Background: GS-6207 is a multi-stage capsid inhibitor with picomolar activity against all major HIV-1 subtypes. In healthy volunteers, GS-6207 was well tolerated and its pharmacokinetic profile following subcutaneous administration supports dosing once every 3 months. This study evaluated in vitro resistance emergence to GS-6207.
Methods: GS-6207-resistant HIV-1 (HXB2D) variants were selected in MT-2 cells using escalating or fixed drug concentrations. Additional selections at fixed concentrations of GS-6207 and control antiretrovirals were conducted in peripheral human blood mononuclear cells (PBMCs) infected independently with 6 clinical isolates. Selected HIV-1 mutants were characterized using standard genotyping and phenotyping methods and their fitness evaluated in primary CD4+ T-lymphocytes.
Results: Dose escalation selections progressed more slowly with GS-6207 over 15 weeks than with efavirenz or elvitegravir. Early GS-6207-selected HIV-1 passages encoded N74D in capsid and showed 5.3-fold reduced susceptibility (RS) to GS-6207, whereas later passages encoded Q67H+N74D conferring >100-fold RS to GS-6207. In MT-2 cells, GS-6207 prevented viral breakthrough (VB) at 8-fold EC95 and selected for VB with N74D in 38% (3/8) of replicates at 4-fold EC95, a concentration below its anticipated clinical trough concentration. In PBMCs infected with HIV-1 clinical isolates, GS-6207 selected for VB with N74D in 8% (3/36) of samples at 8-fold EC95, a frequency superior or similar to emtricitabine (81%), rilpivirine (33%) and efavirenz (8%) at their respective human plasma-free clinical trough concentration. At 4-fold EC95, GS-6207 selected for L56I, Q67H, N74D/S, or T107N mutations alone or in distinct pairwise combinations. These HIV-1 capsid mutants showed a range of RS to GS-6207 and all but Q67H replicated poorly in primary CD4+ T-cells relative to wild-type virus. All GS-6207-selected HIV-1 variants remained fully susceptible to other antiretroviral classes. The residues at which the GS-6207-selected mutations occurred in vitro are highly conserved (94-100%) across >10,000 capsid sequences from all major HIV-1 subtypes (www.hiv.lanl.gov). In addition, deep sequencing (2% frequency cut-off) of HIV-1 isolates from >100 treatment-naive patients detected only the T107N variant (4-fold RS to GS-6207) in a single patient isolate.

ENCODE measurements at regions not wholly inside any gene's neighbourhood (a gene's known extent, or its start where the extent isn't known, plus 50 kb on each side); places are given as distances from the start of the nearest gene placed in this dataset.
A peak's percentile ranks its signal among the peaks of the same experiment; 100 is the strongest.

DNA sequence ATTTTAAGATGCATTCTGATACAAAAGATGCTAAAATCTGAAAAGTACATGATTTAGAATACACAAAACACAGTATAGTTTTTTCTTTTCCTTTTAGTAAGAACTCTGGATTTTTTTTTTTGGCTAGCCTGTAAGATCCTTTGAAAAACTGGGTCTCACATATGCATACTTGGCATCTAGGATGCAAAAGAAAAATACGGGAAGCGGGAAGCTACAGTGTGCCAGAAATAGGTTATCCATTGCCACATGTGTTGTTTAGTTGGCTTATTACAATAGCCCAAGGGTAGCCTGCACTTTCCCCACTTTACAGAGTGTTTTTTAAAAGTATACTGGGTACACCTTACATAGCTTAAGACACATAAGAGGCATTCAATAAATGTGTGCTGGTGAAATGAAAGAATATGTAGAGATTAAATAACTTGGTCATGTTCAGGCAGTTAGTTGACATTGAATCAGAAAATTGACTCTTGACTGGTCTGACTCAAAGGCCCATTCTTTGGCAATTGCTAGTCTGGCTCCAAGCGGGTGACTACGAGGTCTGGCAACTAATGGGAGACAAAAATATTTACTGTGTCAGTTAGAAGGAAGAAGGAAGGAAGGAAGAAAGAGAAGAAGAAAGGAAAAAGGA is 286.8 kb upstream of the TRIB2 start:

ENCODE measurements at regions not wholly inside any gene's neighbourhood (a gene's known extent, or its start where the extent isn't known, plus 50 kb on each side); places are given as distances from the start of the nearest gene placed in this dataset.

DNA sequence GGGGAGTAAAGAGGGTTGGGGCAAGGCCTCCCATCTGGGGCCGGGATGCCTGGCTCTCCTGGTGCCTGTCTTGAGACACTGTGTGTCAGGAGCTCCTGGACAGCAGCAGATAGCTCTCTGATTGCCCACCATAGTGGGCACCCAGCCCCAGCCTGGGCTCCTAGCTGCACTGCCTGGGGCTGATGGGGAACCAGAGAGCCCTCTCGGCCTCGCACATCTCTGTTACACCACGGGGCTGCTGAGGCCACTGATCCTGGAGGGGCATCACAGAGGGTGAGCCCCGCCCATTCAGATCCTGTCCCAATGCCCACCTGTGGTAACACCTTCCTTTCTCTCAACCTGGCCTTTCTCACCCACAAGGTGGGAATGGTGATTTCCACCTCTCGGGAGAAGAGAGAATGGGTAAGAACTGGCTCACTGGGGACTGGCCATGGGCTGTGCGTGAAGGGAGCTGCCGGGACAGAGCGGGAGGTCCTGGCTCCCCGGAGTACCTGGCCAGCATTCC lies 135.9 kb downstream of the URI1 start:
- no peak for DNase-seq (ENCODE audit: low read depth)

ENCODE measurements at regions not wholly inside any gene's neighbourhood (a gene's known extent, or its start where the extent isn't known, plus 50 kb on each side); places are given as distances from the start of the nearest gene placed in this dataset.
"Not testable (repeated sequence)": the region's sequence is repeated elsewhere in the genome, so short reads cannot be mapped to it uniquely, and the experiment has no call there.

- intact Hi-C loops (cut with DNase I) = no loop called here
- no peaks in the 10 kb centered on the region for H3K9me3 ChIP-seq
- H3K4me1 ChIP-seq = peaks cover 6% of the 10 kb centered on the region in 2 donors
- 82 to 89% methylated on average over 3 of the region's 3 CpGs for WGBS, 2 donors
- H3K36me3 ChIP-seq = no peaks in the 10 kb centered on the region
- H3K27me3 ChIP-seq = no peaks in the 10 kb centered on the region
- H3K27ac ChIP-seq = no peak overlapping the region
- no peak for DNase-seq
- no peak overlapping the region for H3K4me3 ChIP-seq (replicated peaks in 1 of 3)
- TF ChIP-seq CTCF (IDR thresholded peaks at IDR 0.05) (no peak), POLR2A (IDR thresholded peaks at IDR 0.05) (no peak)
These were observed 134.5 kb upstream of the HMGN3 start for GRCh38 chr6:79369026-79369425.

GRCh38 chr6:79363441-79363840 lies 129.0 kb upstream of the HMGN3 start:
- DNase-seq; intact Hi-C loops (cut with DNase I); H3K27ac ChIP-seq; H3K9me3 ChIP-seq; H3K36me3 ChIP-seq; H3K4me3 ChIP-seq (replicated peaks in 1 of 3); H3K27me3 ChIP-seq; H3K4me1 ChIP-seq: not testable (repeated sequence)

Conclusions: GS-6207 exhibits a unique in vitro resistance profile that supports its further clinical development as a new long-acting agent for the treatment of HIV-1 infection.

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